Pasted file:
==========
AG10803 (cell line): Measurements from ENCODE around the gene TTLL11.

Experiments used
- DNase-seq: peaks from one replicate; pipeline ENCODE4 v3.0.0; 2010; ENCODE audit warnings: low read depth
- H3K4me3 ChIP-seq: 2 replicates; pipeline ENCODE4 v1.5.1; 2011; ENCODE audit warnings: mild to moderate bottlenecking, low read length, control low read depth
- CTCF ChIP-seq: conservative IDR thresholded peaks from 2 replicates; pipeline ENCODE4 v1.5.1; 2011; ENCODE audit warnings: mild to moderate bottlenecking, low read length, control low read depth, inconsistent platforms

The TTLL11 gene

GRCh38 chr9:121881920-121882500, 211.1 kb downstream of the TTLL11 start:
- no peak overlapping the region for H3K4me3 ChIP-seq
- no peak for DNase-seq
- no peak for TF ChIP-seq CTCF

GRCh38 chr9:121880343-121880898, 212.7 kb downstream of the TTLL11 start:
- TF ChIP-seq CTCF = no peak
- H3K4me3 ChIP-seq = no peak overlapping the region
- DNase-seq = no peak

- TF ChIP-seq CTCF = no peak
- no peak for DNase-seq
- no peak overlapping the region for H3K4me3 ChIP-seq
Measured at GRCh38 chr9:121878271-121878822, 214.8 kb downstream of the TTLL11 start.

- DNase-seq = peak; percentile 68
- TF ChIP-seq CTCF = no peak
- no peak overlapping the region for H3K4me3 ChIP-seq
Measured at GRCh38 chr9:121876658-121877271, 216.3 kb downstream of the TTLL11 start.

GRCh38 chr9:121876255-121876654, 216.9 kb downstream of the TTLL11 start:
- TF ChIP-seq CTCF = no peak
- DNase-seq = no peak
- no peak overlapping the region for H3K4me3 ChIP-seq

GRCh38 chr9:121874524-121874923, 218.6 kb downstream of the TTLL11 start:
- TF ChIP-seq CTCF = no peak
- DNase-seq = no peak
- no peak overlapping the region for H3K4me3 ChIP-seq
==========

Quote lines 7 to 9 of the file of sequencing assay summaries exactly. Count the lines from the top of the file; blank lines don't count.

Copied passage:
GRCh38 chr9:121881920-121882500, 211.1 kb downstream of the TTLL11 start:
- no peak overlapping the region for H3K4me3 ChIP-seq
- no peak for DNase-seq